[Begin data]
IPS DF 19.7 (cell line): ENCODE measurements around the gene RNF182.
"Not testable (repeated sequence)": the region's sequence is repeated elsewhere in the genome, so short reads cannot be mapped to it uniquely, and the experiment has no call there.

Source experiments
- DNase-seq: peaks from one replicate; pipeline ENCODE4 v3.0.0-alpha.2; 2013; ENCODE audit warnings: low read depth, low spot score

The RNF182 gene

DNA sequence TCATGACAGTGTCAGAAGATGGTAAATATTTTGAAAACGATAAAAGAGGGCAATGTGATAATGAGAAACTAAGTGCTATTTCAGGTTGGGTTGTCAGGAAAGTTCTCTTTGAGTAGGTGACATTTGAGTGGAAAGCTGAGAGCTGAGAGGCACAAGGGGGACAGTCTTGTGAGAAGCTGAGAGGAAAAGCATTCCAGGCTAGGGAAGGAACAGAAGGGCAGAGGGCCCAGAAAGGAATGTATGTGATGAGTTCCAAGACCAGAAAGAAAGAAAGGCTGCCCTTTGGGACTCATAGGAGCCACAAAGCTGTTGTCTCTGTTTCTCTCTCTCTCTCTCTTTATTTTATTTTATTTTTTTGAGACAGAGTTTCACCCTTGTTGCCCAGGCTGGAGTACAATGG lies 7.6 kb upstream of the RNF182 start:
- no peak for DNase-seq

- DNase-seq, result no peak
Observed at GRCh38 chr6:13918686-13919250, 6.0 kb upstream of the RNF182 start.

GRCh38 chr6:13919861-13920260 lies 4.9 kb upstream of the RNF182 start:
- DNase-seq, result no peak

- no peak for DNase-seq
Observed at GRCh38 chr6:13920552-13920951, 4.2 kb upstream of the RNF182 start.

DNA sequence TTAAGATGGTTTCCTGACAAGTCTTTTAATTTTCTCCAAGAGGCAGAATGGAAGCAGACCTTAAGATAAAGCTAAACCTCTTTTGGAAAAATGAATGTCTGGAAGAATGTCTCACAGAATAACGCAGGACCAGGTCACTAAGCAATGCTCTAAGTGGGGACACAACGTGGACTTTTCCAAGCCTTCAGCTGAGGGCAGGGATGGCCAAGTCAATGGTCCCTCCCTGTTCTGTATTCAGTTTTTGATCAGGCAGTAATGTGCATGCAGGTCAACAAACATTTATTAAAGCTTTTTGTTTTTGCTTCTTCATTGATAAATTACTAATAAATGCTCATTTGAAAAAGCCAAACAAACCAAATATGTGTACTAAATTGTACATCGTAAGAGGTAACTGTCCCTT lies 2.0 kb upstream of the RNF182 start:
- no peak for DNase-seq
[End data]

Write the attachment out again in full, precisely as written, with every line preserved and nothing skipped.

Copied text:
IPS DF 19.7 (cell line): ENCODE measurements around the gene RNF182.
"Not testable (repeated sequence)": the region's sequence is repeated elsewhere in the genome, so short reads cannot be mapped to it uniquely, and the experiment has no call there.

Source experiments
- DNase-seq: peaks from one replicate; pipeline ENCODE4 v3.0.0-alpha.2; 2013; ENCODE audit warnings: low read depth, low spot score

The RNF182 gene

DNA sequence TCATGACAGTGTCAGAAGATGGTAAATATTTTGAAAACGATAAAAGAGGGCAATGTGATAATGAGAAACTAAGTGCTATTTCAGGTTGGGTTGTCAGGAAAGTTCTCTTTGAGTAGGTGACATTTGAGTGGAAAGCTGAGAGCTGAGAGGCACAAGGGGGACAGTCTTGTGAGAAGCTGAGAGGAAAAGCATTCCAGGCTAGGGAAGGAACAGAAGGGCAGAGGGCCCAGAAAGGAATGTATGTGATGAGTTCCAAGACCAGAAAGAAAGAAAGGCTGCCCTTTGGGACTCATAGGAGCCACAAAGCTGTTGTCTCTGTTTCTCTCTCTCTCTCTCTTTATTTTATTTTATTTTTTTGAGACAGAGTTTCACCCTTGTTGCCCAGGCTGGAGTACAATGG lies 7.6 kb upstream of the RNF182 start:
- no peak for DNase-seq

- DNase-seq, result no peak
Observed at GRCh38 chr6:13918686-13919250, 6.0 kb upstream of the RNF182 start.

GRCh38 chr6:13919861-13920260 lies 4.9 kb upstream of the RNF182 start:
- DNase-seq, result no peak

- no peak for DNase-seq
Observed at GRCh38 chr6:13920552-13920951, 4.2 kb upstream of the RNF182 start.

DNA sequence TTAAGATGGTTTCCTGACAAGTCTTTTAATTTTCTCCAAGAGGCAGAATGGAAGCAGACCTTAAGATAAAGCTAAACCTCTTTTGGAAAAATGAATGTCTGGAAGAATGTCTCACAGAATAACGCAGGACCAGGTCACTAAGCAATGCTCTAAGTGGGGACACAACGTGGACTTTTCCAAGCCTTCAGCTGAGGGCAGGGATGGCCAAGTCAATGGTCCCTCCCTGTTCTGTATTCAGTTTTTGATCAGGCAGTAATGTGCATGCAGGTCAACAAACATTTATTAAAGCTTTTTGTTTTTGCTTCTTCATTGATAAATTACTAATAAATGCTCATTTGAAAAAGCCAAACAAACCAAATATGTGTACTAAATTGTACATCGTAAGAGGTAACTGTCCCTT lies 2.0 kb upstream of the RNF182 start:
- no peak for DNase-seq